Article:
As it enters its fourth and final season, Ray McKinnon’s Rectify has become what no other ongoing TV series is—a show that, every mystery and machination having been settled, soldiers on without gimmicky backtracking or a rehash of what has already been resolved. For that reason alone, Rectify is required viewing. Television’s only fully settled show chooses to resolve itself by dragging us kicking and screaming back to grace—which may be the most casually inventive series sign-off we’ve ever seen.
“It wasn’t supposed to end like this,” series star Aden Young, who plays convicted murderer Daniel Holden, says of his creative journey. “It was such a special experience, to live alongside such a smart, courageous man. It was like a dream.” Young pauses, then adds: “I love Daniel. I miss him.”
Talking to Young about his character, and about the show itself, is fascinating. Part Canadian, part Australian, Young’s speaking voice, when he talks about Daniel, goes softly, gently American. Southern American. Deep South American. Young also slips in and out of the first person singular when he talks about his character, giving you the impression that you might be having a conversation with Daniel himself.
“The first time I read Rectify, I immediately recognized that I could play Daniel. I could feel him, relate to him. All of us have made choices that haunt us. And we’ve felt that flash of rage—maybe in a bar fight or in traffic—when our frustration explodes or we give over to the mob’s rage of revolution.”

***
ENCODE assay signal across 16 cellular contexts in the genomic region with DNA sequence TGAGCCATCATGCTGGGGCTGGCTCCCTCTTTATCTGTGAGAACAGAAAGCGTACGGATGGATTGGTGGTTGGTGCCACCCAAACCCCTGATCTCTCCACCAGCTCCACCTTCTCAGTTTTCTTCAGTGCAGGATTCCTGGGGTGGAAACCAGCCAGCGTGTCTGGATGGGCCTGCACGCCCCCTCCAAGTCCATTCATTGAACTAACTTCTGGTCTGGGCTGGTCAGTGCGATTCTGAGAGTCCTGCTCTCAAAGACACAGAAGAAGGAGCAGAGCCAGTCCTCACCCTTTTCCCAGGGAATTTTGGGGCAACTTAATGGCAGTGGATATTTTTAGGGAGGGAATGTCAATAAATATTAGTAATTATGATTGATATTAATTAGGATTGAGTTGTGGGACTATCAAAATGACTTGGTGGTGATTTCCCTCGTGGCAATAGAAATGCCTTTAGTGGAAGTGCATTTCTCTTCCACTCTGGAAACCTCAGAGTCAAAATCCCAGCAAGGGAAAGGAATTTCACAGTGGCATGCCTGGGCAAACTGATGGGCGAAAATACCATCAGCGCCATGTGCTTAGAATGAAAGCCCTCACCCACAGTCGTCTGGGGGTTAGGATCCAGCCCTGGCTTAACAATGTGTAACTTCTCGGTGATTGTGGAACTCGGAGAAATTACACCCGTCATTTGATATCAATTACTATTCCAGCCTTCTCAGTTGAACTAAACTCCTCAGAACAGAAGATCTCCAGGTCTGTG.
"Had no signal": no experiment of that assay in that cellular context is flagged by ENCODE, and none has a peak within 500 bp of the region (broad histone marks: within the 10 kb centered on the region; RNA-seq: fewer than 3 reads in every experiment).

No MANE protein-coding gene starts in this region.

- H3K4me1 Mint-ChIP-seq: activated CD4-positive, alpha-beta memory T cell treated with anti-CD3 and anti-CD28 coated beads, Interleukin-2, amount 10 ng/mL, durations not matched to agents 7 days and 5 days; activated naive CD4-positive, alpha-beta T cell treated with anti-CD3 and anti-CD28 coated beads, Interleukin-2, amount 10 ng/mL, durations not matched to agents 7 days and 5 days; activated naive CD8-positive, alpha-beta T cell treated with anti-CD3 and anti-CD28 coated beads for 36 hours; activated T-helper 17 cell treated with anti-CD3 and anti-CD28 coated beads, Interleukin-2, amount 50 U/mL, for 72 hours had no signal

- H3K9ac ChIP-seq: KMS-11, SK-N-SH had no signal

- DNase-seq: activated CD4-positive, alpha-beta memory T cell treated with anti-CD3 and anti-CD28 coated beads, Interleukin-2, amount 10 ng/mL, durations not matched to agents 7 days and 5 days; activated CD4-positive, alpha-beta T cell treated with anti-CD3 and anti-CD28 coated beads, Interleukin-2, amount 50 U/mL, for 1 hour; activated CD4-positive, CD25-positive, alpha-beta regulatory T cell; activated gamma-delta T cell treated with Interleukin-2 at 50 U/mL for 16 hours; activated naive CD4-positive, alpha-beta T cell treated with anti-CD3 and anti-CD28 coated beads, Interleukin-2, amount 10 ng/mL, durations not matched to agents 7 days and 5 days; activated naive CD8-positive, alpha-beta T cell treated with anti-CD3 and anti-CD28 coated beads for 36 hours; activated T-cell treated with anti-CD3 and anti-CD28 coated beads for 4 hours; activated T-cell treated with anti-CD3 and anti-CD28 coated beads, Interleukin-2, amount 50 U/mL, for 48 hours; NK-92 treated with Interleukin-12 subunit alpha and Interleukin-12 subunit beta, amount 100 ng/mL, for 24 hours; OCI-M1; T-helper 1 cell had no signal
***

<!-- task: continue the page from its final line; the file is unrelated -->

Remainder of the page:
Young doesn’t have to say it, but he does. “We’re all Daniel Holden. Humpty-Dumptys who need to be put back together again.”
Rectify’s sublime, six-episode third season (Seasons One-Three are on Netflix) ends with Daniel Holden banished from his hometown of Paulie, Ga. to a halfway house for ex-cons in Nashville. En route, he and mother Janet (J. Smith-Cameron) visit the family’s long-forgotten seaside vacation retreat. It is here, as Daniel wades out into the crashing waves, that we experience the series’ most ethereal, satisfying moment. Indeed, it feels like the series has said its piece, and given up the proverbial ghost.
“We wrote every Rectify season like it was our last,” McKinnon confesses. “It’s never easy to ask life’s most basic questions, to ask an audience to explore their existence, in [an] hour-long TV show. And once you start in on that, I mean, how do you end it?”
Instead, McKinnon and his Rectify co-conspirators unapologetically stick to the existential search. And in doing so, they elevate what might seem like just another crime show or family melodrama to Terrence Malick-esque heights.
In its first season, Rectify explored the rebirth of Daniel Holden—released from death row on a technicality and returned to his longsuffering family. Season Two focused on Daniel’s burgeoning adolescence, his struggle to find his way and how that struggle affects his family. Season Three was about Daniel and his family learning what it will mean for him to live as an adult. Now, Season Four promises to deal with Daniel’s attempt to reconcile with himself—to be fully restored as a human being.
“We’re all, to one degree or another, faking our way through it,” McKinnon says, “Our responsibility is to hold on, to choose gratitude over fear.” Is McKinnon talking about Rectify’s overarching theme or is he musing on the actual crafting of the show itself? He shrugs: “You just gotta keep showing up, buddy. For both!”
“The nature of life is to be unsatisfied,” Smith-Cameron says. “Season Four gives us Rectify characters at their most satisfied. What happens then?”
Season Four’s first episode focuses solely Daniel’s new life away from Paulie, on his own in the city. (The second catches up with goings-on back home in Georgia.)
“The ocean scene, at the end of in Season Three, that was not the end of the story for me,” Young says— though it’s again unclear if the “me” in question is Aden Young or Daniel Holden. “I felt like, no. There’s still some gold to mine in them thar hills. Season Four gives us a chance to see Daniel’s attempts to manufacture a new wonder for his life.”